Community Members in Pilsen Denounce Trump, DeJoy at ‘Save the Post Office’ Protest

Emma Lozano, left, and Tanya Lopez, speak outside the Pilsen post office on Saturday, Aug. 22, 2020. (Grace Del Vecchio / WTTW News)Emma Lozano, left, and Tanya Lopez, speak outside the Pilsen post office on Saturday, Aug. 22, 2020. (Grace Del Vecchio / WTTW News)

Community members gathered outside Cesar Chavez Pilsen Post Office on Saturday to take part in a nationwide day of action, demanding the resignation of Postmaster General Louis DeJoy and showing support for a House bill to reverse recent changes to the U.S. Postal Service that passed just hours later during a rare Saturday session.

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DeJoy, who took office on June 15, has come under fire for making changes to operations — such as cutting overtime pay and other expenses — that have resulted in mail delivery delays across the nation It’s particularly troubling during an election year in which casting ballots by mail is expected to increase as Americans try to avoid in-person voting amid fears of contracting the coronavirus.

House Bill 8015, introduced last week by Rep. Carolyn Maloney (D-NY), prohibits the USPS from making any changes that “generally affect service on a nationwide basis” or imposing other restrictions that would impact delivery and operations of the USPS as a whole. 

Save the Post Office Saturday,” which featured hundreds of gatherings at local post offices across the country, was powered in Pilsen by sounds of prayer, chants of “Si se puede,” songs and testimonials from community members, including longtime activist Emma Lozano, the local pastor at Adalberto United Methodist Church in Pilsen, who opened the event; and activists Rosalba Valdez and Giovany Revelle, the music directors at Adalberto, who performed their new song, “Lucha de Familias.” 

Activists and musicians Rosalba Valdez and Giovany Revelle perform Saturday, Aug. 22, 2020 outside the Pilsen post office. (Grace Del Vecchio / WTTW News)Activists and musicians Rosalba Valdez and Giovany Revelle perform Saturday, Aug. 22, 2020 outside the Pilsen post office. (Grace Del Vecchio / WTTW News)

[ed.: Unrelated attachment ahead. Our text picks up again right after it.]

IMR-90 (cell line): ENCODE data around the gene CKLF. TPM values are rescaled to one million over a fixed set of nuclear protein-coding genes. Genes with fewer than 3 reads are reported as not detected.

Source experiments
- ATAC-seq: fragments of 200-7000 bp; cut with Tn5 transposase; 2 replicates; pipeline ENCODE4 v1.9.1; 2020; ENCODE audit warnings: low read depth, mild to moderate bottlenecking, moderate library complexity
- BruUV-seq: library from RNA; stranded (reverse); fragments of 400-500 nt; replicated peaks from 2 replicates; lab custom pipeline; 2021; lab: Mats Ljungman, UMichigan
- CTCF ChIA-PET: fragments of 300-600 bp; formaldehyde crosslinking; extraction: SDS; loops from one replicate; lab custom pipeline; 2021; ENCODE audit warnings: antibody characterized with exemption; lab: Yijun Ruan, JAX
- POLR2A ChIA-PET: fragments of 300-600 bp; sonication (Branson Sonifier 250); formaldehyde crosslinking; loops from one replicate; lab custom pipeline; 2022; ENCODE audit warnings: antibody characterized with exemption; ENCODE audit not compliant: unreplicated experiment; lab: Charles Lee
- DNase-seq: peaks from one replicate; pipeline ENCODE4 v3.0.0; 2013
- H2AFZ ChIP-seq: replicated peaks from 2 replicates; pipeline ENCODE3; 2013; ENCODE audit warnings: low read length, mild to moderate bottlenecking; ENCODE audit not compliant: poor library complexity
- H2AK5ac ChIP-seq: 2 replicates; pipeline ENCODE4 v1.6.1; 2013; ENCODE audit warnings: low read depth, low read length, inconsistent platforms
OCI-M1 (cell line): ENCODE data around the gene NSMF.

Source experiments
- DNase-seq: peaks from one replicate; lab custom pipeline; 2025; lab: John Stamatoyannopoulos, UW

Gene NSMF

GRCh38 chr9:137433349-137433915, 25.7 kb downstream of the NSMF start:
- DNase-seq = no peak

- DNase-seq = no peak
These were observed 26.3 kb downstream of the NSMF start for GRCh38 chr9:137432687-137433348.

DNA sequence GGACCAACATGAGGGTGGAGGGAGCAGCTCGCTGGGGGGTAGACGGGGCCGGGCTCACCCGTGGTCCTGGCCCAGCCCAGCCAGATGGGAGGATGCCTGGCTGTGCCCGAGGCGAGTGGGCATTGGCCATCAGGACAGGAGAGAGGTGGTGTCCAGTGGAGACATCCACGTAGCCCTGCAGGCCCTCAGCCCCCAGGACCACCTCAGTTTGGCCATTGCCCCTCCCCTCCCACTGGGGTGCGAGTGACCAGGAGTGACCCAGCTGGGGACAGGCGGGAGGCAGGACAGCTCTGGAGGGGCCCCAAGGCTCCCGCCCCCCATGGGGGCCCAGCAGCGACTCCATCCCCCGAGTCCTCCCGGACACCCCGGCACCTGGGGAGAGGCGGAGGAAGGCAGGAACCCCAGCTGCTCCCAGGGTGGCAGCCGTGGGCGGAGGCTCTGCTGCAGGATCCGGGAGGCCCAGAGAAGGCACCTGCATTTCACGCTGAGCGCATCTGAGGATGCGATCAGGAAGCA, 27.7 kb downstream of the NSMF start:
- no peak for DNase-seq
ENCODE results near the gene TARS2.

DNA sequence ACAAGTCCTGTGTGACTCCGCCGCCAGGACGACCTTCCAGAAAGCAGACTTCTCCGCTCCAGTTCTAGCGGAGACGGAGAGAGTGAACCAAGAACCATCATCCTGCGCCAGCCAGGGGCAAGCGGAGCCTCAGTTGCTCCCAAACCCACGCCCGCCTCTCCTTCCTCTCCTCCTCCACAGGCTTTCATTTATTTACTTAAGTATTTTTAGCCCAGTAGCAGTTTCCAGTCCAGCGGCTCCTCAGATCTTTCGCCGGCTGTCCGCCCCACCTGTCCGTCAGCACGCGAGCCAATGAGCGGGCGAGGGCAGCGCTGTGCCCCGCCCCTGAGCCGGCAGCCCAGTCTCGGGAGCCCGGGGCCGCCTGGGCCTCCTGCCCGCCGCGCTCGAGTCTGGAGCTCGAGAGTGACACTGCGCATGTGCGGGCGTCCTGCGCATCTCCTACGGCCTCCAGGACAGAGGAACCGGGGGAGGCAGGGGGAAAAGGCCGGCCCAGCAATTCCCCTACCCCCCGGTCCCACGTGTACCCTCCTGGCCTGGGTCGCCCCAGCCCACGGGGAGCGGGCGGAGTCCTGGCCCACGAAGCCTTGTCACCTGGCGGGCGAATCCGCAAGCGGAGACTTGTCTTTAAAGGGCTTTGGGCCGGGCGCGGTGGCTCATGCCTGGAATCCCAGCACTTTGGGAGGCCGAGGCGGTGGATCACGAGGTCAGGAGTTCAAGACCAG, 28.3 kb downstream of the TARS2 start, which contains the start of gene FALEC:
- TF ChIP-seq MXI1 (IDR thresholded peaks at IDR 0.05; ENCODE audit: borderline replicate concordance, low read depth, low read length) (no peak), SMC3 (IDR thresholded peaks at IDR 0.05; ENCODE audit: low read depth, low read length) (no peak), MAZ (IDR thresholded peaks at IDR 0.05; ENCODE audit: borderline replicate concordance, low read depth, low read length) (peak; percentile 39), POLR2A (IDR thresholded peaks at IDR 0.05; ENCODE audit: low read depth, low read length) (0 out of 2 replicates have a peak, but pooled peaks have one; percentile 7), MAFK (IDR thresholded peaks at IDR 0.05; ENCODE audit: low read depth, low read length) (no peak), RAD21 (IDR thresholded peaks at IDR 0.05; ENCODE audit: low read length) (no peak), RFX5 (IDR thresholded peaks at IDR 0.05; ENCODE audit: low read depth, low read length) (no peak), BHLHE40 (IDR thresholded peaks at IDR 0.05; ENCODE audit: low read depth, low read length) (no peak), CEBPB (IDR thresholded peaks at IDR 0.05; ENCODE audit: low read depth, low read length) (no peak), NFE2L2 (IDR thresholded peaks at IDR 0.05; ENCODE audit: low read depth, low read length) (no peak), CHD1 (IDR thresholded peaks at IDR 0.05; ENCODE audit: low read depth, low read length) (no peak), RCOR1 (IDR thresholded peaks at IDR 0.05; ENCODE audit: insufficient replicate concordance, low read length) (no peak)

Speakers expressed their disdain for both DeJoy and President Donald Trump. 

“DeJoy, a puppet for Donald (Trump) was appointed to begin to dismantle and privatize the USPS, one of the largest employers in the country and attempt to eliminate the 600,000 union jobs,” said Tanya Lopez, activist and founder of Healthy Hood Chicago. “USPS employs 100,000 veterans, 40% women and 30% people of color. We are watching you.” 

An attack on the USPS is not only an attack on the constitutional right to vote, she said, but an attack on those who receive medication in the mail. 

“He (Trump) will do anything suppress the vote in areas he believes are not his supporters,” Lopez said. “This is extremely dangerous for those who are dependent on the post office to deliver medicine and health supplies.”

Others shared personal stories about the impact of mail delivery.

Miguel Perez Jr., a disabled veteran, said he has to ration his medication, which he gets through the mail, due to postal delays. He said some of his fellow veterans have been able to get their medications through privatized companies such as UPS and FedEx, but he has not been able to do so. 

“Ninety percent of medications depended on by disabled veterans like myself, travel by the postal office,” he said. “The United States Post Office employs over 100,000 veterans just like me, but I’ll be damned if Donald (Trump) is going to mess with us.” 

To further illustrate the impact of mail delays on people’s health, Lozano brought out a basket full of medications she said she and her husband, Walter Coleman, rely on, all of which they receive through the mail. She said her mail carrier, who lives three houses down from them, voiced her concern that the medications would not get to them in a timely manner.

Lozano said she’s also been told the checks she sends through the mail to pay for medications were lost. 

“It makes no sense, it’s sabotage, it’s cold-blooded murder, that’s what it is let’s call it what it is,” she said. “Let’s call Donald Trump by his name, who he is, he’s a pathological liar, he’s a narcissist, he’s a child-cager, he’s anti-Mexican and anti-Black … and now he’s anti-union.” 

Valerie Ramos said she depends on the USPS not only for her medications, but to communicate with an incarcerated family member. Recent delays in mail service have made that more difficult, at a time when Illinois prisons are not allowing visitors due to COVID-19.

She said while it used to take three to four days to receive a letter, it now takes two to three weeks. 

Ald. Byron Sigcho-Lopez, 25th Ward, also spoke at the event, calling Trump a “criminal.”

Ald. Byron Sigcho-Lopez, 25th Ward, speaks at “Save the Post Office Saturday” in Pilsen on Aug. 22, 2020. (Grace Del Vecchio / WTTW News) Ald. Byron Sigcho-Lopez, 25th Ward, speaks at “Save the Post Office Saturday” in Pilsen on Aug. 22, 2020. (Grace Del Vecchio / WTTW News)

“We have people, especially seniors in the middle of a pandemic, that are dying and are isolated from their loved ones,” he said. “And we have a criminal in the White House, a sociopath, who is desperate because the election is going in the opposite direction and it’s very clear, he’s sabotaging the election and we have clear evidence.”

“We’re gonna keep fighting and we’re gonna keep showing up until our vote is valued and it is fair and it is just,” said Lozano. “And we will continue to register voters every day, every single day to get you (Trump) out of office.”

Grace Del Vecchio is a freelance contributor to WTTW News: @delvecchiograce


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